Running Head: Guiding and Strengthening each Child: Content Review
Guiding and Strengthening each Child: Content Review
Review the concepts of self-esteem and moral identity. Based on what you have learned in the text and your personal perspective, explain and defend whether you believe it is as important to help children develop a strong moral identity and base of values as it is to help children develop positive self-esteem.
Self-esteem concerns an introspective appraisal that a child conducts on him/herself in a bid to assess and ascertain the importance of newly acquired knowledge and the impact it has on their lives. A dual perspective exists in this scenario where the child may infer positive traits upon their behavior and actions resulting to a strong self-esteem (Marion, 2006, p. 172). The inverse relationship is imparted when feelings of helpless and unworthiness purge the child into a low self-esteem. A healthy self-esteem is a product of three concepts namely proficiency, control and value. Proficiency encompasses the child’s capability into achieving pre-established demands in the immediate environment as instituted by parents, teachers, friends and other individuals.
Control describes the extent that a child feels accountable towards the course of certain actions while value relates to the importance that the child feels in their relationship to other individuals (Marion, 2006, p. 171). Moral identity is an introspective view that a child has upon him/herself in terms of the possession or lack of moral ideals within their lives. Both concepts are equally important to the healthy development of a child as negative social behavior like bullying has been linked to lack of self-esteem and moral identity. Therefore, both aspects are an imperative component of a child’s healthy growth.
Review pages 218-220 in the course text. Describe a resilient child and explain how significant adults in children’s lives can help foster resilience.
Resilience is defined by Marion (2006, p. 219) as “the ability to recover relatively quickly from misfortune without being overwhelmed or acting in dysfunctional ways,” (p. 218). Misfortunes may be either physical like car accidents that may leave the child or parents disabled, or it may be psychological like the divorce/separation of parents or the demise of a loved one. The system of a resilient child will impart defensive body mechanisms that will cushion the shock of the misfortune in a way that inhibits the institution of unconstructive feelings like suicide or resentment within the child. The full weight of the distress has to be shared between the child and a deflection point that maybe an individual or something. For instance, sports or friends would act as good points for stress projection by the child (NYU Child Study Center, 2005, p. 1).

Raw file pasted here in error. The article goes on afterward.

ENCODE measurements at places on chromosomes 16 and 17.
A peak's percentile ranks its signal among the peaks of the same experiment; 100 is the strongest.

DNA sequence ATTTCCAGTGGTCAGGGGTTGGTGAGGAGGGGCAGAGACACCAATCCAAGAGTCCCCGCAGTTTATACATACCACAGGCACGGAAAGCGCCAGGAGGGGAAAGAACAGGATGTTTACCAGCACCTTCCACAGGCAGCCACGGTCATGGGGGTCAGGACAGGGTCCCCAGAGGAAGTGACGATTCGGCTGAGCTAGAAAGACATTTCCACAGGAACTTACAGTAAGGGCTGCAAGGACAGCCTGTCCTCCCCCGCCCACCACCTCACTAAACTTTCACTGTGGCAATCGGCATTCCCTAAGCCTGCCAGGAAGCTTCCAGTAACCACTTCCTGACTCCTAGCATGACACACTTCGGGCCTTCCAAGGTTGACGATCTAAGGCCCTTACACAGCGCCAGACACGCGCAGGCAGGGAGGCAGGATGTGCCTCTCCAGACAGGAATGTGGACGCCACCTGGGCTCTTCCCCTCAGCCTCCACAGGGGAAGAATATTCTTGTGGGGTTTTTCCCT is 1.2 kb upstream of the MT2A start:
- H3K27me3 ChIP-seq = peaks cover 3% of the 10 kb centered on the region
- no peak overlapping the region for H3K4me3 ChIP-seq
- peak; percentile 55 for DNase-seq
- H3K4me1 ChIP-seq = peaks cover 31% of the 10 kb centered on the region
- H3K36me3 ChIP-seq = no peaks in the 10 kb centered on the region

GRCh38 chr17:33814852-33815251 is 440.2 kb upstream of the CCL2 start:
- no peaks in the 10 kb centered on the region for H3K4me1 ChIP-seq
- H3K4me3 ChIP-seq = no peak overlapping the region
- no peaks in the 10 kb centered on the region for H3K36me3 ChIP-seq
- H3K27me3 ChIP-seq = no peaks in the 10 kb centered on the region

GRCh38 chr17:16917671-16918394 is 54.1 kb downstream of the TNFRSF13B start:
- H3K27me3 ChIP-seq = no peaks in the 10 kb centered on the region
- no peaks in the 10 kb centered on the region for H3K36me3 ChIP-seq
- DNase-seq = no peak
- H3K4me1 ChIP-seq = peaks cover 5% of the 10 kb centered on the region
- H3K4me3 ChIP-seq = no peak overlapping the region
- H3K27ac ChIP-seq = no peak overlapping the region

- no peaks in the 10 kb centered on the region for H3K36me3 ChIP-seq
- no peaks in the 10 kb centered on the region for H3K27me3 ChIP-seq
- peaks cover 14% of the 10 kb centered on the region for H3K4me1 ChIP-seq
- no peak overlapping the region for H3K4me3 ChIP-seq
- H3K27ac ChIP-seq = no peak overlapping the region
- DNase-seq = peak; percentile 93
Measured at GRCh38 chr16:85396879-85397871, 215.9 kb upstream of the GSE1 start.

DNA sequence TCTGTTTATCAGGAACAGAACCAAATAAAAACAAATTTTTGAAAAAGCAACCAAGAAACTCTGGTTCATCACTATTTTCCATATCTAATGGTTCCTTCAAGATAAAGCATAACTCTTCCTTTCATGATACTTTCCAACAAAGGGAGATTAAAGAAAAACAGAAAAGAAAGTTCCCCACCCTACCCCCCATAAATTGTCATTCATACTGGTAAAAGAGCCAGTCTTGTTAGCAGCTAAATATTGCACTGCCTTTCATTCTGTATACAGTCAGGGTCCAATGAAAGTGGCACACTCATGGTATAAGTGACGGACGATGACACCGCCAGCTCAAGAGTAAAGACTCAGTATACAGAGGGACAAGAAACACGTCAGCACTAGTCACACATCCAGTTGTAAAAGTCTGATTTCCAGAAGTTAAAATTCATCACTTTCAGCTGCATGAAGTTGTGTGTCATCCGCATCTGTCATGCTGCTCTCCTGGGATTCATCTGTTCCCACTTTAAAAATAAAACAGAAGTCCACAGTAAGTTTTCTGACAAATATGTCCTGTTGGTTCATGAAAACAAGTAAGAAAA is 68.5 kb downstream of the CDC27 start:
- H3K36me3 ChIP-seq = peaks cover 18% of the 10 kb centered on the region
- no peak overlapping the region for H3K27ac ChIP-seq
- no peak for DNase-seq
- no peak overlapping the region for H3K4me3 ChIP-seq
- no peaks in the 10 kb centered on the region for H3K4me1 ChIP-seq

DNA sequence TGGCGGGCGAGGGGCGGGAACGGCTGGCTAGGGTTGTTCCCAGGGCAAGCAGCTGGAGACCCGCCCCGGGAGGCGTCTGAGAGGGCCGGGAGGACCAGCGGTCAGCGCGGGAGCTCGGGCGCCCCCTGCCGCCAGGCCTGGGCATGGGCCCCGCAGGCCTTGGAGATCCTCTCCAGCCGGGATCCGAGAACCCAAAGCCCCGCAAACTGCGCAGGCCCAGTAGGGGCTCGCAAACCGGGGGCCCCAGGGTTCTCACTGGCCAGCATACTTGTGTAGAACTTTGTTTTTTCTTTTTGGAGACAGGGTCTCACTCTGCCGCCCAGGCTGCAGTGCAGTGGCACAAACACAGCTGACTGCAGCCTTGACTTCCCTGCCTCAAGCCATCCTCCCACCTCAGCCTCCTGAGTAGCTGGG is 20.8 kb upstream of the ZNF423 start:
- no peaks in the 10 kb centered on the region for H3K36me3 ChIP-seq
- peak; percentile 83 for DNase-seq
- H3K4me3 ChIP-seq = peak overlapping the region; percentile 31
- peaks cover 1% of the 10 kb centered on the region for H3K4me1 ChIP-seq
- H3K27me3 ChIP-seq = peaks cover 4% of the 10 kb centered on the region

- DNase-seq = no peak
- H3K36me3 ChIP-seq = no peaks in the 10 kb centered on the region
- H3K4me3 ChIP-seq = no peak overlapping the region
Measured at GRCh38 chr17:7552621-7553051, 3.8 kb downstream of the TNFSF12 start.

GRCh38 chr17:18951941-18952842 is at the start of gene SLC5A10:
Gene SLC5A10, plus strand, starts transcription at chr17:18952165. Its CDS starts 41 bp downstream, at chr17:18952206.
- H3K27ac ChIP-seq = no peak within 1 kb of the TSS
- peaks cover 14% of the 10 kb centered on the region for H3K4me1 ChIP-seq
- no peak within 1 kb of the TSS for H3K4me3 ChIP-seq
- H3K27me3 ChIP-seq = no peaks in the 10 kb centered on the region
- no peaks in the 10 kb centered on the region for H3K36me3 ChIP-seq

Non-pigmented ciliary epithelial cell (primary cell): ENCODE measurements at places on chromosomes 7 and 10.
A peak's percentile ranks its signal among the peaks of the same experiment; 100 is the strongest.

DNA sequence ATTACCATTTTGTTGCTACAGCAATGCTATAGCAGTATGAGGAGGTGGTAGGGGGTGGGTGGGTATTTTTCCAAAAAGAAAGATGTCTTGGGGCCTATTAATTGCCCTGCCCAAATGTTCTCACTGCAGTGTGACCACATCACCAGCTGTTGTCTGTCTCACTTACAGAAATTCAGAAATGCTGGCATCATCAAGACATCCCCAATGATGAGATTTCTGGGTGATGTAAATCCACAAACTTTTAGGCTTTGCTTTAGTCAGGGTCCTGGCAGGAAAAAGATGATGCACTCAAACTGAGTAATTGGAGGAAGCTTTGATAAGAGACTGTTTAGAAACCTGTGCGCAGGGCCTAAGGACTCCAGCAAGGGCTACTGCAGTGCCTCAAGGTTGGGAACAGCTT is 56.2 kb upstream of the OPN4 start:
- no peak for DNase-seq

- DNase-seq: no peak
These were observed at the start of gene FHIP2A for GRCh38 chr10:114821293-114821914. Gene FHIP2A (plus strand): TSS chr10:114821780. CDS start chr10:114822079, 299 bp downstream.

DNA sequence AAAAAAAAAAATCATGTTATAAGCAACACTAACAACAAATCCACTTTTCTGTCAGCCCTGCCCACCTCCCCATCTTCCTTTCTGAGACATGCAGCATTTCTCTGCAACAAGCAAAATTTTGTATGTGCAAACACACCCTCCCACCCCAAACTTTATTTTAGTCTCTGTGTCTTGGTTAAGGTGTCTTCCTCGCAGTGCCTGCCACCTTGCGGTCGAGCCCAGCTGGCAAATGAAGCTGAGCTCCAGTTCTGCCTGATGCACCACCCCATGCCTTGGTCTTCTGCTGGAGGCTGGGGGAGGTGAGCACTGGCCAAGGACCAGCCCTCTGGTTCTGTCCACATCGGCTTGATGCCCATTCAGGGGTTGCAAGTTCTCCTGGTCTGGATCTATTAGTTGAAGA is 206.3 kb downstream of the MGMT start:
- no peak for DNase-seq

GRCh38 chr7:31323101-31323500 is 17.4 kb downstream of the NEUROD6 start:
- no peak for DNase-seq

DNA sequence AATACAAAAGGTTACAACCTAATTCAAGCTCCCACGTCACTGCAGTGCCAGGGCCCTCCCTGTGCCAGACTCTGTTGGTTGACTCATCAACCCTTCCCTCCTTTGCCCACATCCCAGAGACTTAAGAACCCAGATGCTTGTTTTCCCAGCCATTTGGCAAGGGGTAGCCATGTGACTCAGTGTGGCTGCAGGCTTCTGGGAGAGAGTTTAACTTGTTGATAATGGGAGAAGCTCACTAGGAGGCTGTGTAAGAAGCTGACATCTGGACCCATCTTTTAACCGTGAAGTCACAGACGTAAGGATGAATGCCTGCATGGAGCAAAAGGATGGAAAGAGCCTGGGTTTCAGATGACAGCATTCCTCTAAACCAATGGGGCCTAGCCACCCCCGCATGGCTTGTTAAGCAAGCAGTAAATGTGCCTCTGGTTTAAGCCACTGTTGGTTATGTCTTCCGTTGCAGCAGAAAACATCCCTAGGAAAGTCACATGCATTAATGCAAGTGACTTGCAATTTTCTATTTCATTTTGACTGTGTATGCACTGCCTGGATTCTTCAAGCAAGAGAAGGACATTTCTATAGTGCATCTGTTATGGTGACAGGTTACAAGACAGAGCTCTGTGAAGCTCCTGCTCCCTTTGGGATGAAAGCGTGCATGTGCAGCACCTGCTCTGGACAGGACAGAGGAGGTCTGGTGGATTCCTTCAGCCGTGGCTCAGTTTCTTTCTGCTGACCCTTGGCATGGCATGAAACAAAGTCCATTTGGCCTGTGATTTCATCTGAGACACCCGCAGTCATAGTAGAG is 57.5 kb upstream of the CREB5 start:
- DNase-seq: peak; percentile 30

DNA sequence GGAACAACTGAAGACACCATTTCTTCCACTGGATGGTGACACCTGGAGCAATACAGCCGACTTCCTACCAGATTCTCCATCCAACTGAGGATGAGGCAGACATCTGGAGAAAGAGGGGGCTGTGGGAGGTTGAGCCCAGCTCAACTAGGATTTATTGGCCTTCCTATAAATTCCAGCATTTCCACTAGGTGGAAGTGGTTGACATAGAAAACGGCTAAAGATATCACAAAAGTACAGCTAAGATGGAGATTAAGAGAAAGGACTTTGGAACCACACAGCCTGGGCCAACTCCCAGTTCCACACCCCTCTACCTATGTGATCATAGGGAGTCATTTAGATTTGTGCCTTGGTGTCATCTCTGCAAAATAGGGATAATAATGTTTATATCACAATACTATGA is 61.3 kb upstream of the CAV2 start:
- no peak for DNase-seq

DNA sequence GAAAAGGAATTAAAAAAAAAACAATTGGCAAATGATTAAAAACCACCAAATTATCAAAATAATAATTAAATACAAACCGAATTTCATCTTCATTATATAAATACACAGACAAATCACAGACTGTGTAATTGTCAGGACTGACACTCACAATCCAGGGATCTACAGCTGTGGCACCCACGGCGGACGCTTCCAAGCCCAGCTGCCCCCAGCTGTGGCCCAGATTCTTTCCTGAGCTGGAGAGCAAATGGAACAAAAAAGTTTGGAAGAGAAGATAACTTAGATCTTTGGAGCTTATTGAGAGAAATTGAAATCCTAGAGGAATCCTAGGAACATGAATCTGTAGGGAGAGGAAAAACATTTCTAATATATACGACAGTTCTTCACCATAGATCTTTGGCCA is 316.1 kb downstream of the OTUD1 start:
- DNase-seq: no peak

Adults may aid in the creation of resilience by acting compassionately towards children undergoing stressful situations. However, this must be projected in a commanding manner as this infuses assurance and optimistic action in the child. Secondly, adults need to communicate high but pragmatic prospects to the child as this inhibits the springing of self-pity a notable inhibitor of a resilient character (Marion, 2006, p. 219). Lastly, an adult has to ensure that the child is afforded involvement chances to deal and manage with stress. This acts as a practical way of imparting the relevant skills required in the management of misfortunes.
Review the different types of stressors for young children. Then write a scenario that describes a situation involving a preschool child who is experiencing a number of different stressors. Explain how an early childhood professional or another significant adult could help the child cope.
Physical stressors are those that result in extreme stimulus that lead to consequent harm to a child’s body part. For instance, an adult with no babysitter may tag a young child to a noisy discotheque where the environment is noisy and humid causing a level of deafness and an uncomfortable environment to the child. Psychological stressors affect the mind and hence the emotional, social and even health development of the child. For instance, the departure of a dad for long business trips may leave the child with a level of stress (NYU Child Study Center, 2005, p. 3). In most instances, both stressors manifest simultaneously or one as a consequent of the other. Take for instance in our last example, the child may incur eating problems until the father returns home and this is bound to cause physical health issues.
A good example of a scenario that incorporates both types of stressors may be as follows. During the vacations, young Sarah accompanied her parents on a visit to grandmother’s place. The young girl enjoys her stay at her grandma’s place and is very sad when the holidays are over. Sarah asks grandma to accompany them for a few days home and after some pestering, Sarah’s grandma obliges to her request. On the journey home, the family is involved in a tragic accident and all are hospitalized. Grandma due to age succumbs to the injuries and demises. Sarah whose arm is broken is in a lot of physical pain and she blames herself for her grandmother’s death due to her insistence. A childhood professional or adult should help Sarah overcome both stressors. The psychological stressor should be dealt with at first since a pessimistic attitude inhibits physical wellbeing (NYU Child Study Center, 2005, p. 2). Mutual talking should be initiated to allow Sarah in the eradication of her bitter feelings and the adult should then help her overcome the self-blame. Keeping her preoccupied with family and friends in visiting hours also reduces the stress.
Marion, M. (2006). Guidance of Young Children. Portage, OH: Prentice Hall.
NYU Child Study Center. (2005). Stress and Children: What it is and How Parents Can Help. The Parent Letter 3 (6), 1-3.